USPS trucks parked on Cambridge Avenue behind the Central Avenue post office and behind the Christa McAuliffe School PS 28 in the Heights section of Jersey City, Monday, Jan. 27, 2020

U.S. small businesses including community newspapers that use mail to reach some of their customers are criticizing proposed postal rate increases that would take effect Aug. 29.

The News Media Alliance, in a prepared statement, described the price changes as excessive and in some cases seven times the rate of inflation. 

Periodical mail, which is regularly used by local newspapers across the country, would have a rate increase of 8% on average, according to the alliance.

“This increase will have detrimental effects on small businesses, including small-market and rural newspapers that cannot afford the increased costs, particularly as they strive to recover from the economic impact of Covid-19,” said David Chavern, CEO and president of the News Media Alliance.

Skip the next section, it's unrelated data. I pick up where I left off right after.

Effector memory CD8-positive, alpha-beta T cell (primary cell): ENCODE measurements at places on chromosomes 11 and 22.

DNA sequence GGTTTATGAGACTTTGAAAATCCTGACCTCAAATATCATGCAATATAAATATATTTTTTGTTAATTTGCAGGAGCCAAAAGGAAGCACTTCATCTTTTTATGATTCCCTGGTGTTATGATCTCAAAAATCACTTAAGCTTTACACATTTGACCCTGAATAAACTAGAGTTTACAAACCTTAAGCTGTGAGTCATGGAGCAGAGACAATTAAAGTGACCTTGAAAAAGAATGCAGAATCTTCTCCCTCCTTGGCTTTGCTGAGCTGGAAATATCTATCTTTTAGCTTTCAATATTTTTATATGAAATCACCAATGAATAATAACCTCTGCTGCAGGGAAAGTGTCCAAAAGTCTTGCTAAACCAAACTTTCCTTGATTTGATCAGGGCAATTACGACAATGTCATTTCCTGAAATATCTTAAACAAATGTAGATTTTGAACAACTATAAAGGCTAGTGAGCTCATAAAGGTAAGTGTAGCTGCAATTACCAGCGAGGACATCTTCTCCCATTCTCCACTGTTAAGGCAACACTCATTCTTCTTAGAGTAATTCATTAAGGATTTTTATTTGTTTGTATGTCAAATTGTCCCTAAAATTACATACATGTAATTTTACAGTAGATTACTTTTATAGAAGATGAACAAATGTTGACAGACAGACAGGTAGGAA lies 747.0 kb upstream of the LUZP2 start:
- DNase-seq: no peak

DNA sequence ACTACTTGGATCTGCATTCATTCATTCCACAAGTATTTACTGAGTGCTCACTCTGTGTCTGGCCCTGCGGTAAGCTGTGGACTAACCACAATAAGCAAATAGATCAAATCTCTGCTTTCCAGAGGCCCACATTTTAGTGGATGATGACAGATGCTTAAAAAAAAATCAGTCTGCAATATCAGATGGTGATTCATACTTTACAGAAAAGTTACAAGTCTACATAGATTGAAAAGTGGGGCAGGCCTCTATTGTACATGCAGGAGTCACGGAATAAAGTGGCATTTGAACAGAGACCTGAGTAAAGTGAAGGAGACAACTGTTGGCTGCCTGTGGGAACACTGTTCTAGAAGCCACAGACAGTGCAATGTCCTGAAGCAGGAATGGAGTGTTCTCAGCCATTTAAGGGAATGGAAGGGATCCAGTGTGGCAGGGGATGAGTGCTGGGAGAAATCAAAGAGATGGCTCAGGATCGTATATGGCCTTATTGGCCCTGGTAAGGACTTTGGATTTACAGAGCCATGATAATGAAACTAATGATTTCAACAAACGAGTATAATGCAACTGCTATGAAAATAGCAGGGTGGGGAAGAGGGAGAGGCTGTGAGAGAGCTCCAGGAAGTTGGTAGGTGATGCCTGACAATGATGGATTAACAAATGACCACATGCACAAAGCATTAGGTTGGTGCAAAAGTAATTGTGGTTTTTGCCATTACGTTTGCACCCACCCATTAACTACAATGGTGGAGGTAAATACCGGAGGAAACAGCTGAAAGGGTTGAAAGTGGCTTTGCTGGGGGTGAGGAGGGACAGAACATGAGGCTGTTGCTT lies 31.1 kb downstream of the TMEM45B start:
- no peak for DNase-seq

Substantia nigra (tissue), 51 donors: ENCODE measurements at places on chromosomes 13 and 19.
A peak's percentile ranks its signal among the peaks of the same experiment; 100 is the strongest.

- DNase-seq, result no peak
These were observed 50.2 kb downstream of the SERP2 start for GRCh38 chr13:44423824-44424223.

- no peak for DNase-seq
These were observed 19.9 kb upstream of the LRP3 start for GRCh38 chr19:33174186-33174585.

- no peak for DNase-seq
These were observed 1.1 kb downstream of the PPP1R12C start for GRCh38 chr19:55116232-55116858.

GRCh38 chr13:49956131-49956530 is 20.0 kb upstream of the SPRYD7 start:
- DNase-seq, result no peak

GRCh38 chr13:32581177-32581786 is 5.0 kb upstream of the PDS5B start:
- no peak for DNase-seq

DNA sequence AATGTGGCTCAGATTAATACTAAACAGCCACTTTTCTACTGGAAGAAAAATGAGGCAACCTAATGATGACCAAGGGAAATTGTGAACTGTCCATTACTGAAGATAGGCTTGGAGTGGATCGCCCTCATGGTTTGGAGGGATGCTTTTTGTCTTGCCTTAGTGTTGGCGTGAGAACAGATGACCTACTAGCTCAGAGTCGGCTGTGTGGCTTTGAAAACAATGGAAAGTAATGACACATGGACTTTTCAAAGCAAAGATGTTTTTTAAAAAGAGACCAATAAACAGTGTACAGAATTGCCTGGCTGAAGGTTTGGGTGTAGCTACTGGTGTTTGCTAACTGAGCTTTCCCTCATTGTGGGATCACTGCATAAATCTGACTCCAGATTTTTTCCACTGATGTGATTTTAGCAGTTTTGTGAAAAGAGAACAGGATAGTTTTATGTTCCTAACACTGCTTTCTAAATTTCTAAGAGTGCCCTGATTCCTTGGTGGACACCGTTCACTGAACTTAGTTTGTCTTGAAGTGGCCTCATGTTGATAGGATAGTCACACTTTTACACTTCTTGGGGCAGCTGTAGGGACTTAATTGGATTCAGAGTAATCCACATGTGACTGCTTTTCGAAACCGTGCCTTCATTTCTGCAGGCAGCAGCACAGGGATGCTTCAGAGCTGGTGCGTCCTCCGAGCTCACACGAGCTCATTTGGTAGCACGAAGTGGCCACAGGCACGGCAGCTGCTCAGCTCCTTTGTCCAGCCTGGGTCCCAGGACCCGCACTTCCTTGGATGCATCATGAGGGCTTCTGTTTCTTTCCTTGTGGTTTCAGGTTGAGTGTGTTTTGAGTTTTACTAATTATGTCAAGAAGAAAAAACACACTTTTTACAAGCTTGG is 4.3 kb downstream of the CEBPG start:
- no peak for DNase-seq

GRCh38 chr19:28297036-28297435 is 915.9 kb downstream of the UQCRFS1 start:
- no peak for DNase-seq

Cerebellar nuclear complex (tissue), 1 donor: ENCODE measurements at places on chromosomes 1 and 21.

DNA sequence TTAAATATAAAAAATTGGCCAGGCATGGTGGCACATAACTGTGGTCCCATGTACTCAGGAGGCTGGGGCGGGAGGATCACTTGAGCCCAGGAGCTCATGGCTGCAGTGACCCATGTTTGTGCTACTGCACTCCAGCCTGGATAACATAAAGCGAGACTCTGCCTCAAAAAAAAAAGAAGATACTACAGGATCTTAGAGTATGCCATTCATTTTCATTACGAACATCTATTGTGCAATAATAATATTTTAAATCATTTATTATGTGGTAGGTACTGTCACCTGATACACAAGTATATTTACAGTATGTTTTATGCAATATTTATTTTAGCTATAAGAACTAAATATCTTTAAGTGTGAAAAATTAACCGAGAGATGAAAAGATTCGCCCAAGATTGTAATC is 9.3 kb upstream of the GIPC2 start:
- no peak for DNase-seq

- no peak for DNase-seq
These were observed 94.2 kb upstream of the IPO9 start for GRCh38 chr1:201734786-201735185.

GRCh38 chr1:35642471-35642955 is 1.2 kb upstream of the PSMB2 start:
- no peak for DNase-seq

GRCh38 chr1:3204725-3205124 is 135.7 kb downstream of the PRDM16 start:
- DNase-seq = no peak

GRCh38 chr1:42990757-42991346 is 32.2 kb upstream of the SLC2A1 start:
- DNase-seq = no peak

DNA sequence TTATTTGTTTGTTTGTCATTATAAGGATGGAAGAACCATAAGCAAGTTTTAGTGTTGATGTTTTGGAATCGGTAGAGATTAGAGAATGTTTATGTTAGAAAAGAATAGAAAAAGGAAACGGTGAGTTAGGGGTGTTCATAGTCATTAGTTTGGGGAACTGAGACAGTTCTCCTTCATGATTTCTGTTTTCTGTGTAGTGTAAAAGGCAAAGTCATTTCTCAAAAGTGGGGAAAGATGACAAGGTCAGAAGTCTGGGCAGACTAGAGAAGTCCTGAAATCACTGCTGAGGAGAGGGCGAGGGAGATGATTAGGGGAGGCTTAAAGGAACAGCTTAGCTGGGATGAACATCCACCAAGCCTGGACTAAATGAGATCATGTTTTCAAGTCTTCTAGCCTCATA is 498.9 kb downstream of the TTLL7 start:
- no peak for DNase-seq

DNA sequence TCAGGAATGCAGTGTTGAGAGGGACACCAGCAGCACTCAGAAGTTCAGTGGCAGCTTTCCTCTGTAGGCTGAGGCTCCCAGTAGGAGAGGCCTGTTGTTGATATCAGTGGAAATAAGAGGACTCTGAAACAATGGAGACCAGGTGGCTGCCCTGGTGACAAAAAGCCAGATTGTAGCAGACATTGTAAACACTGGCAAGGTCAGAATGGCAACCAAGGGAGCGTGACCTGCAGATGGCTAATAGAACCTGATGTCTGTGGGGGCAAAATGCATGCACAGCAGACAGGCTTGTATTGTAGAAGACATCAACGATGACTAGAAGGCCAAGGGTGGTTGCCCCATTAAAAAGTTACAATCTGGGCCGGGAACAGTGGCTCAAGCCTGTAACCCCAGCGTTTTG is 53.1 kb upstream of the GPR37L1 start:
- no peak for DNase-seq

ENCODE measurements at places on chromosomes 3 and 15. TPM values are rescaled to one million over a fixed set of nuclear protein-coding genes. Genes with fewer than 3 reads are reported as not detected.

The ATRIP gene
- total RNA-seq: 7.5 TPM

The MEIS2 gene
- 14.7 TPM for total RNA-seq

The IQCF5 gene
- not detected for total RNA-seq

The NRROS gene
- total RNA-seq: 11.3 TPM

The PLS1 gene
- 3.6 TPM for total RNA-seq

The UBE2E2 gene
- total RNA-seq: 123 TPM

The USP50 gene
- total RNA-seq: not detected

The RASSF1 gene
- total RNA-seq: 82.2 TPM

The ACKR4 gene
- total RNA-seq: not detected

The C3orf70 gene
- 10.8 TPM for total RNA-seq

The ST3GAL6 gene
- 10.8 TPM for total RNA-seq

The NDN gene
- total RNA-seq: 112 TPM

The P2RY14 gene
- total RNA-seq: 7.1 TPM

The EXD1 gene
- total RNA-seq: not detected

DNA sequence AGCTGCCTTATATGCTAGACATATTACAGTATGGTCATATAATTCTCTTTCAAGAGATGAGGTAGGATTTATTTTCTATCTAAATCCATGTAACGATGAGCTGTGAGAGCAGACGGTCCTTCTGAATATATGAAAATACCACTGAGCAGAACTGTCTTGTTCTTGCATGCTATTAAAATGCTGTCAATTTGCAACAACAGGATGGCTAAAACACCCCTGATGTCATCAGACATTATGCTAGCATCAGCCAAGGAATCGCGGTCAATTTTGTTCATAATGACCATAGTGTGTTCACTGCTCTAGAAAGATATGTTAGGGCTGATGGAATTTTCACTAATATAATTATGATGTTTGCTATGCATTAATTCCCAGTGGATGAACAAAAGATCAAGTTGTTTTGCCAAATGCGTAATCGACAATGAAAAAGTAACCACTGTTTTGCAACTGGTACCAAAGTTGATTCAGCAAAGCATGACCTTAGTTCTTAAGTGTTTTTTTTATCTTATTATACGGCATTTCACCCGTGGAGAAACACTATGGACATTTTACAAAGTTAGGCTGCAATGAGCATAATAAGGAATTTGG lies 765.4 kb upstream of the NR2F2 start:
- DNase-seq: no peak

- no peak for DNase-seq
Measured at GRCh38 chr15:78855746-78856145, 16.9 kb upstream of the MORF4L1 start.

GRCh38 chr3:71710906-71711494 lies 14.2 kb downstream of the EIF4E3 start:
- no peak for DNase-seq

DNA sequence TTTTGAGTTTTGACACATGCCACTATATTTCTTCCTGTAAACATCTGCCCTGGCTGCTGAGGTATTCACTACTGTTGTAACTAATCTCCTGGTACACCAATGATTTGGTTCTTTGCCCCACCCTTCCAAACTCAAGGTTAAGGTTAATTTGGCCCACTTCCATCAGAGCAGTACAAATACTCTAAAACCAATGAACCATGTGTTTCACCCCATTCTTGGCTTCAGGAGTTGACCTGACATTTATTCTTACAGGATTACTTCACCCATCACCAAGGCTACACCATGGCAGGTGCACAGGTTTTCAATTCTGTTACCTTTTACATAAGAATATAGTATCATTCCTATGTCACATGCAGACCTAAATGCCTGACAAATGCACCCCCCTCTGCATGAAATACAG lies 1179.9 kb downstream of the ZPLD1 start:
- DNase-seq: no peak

Some of the nation’s small, rural and minority-owned media companies may be at risk of closing if the price hikes go through, according to the nonprofit trade association, which has 2,000 members, both print and digital.

“These new rates – on top of rates increased earlier in the year – will push mail out of the system and, in some cases, may put companies out of business,” the alliance said in a press release.

The price changes still need approval from the Postal Regulatory Commission.

The U.S. Postal Service (USPS) is asking for postal rate increases to offset a huge drop in people sending mail over the past decade, a trend that is expected to continue.

USPS is projecting $160 billion in operating losses through 2030, if the rate changes do not go through.

The increases apply to individual postage for a first class letter — which would go from 55 cents to 58 cents — as well as to commercial mail.

The additional revenue would allow the postal service to modernize operations and invest in “people, technology and infrastructure,” according to USPS, which has a 10-year plan to stabilize finances.

The plan includes closing some post offices to centralize locations, reducing the use of planes for mail delivery and lengthening promised delivery times.

Contact political reporter Linda F. Hersey at 459-7575 or follow her at